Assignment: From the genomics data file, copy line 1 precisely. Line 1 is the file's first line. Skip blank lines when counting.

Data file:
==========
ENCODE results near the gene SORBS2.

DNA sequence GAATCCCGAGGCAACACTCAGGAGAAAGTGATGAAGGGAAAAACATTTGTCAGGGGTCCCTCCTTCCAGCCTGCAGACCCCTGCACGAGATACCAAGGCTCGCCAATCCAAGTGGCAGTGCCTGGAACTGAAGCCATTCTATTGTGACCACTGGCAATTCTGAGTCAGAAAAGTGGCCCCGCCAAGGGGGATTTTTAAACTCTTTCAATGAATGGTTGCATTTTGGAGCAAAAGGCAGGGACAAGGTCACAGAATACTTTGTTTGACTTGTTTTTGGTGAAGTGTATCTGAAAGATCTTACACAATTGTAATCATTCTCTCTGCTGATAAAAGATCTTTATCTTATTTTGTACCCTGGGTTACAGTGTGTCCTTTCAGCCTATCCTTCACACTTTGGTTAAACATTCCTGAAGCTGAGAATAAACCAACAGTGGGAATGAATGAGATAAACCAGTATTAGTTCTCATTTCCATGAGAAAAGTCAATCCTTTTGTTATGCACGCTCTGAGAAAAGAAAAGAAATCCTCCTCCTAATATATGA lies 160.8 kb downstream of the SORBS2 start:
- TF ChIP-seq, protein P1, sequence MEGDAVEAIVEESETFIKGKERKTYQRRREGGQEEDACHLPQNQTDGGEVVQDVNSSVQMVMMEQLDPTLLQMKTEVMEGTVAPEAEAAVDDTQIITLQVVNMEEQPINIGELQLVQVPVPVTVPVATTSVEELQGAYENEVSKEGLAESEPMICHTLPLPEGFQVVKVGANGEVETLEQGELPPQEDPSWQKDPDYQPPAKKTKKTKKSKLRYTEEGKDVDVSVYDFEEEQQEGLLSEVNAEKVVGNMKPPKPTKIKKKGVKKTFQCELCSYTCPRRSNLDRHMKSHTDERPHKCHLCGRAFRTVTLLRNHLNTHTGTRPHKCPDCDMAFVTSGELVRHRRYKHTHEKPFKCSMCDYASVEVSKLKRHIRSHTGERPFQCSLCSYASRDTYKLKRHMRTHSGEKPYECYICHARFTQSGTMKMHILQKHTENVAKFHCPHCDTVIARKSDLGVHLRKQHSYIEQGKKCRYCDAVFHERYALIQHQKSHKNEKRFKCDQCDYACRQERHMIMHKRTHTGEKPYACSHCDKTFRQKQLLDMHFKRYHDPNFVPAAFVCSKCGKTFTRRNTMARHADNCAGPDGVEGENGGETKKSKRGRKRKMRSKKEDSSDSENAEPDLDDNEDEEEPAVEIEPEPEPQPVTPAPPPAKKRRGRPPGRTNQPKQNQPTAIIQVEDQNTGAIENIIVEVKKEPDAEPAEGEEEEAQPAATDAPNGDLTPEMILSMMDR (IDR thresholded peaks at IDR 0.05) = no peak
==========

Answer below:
ENCODE results near the gene SORBS2.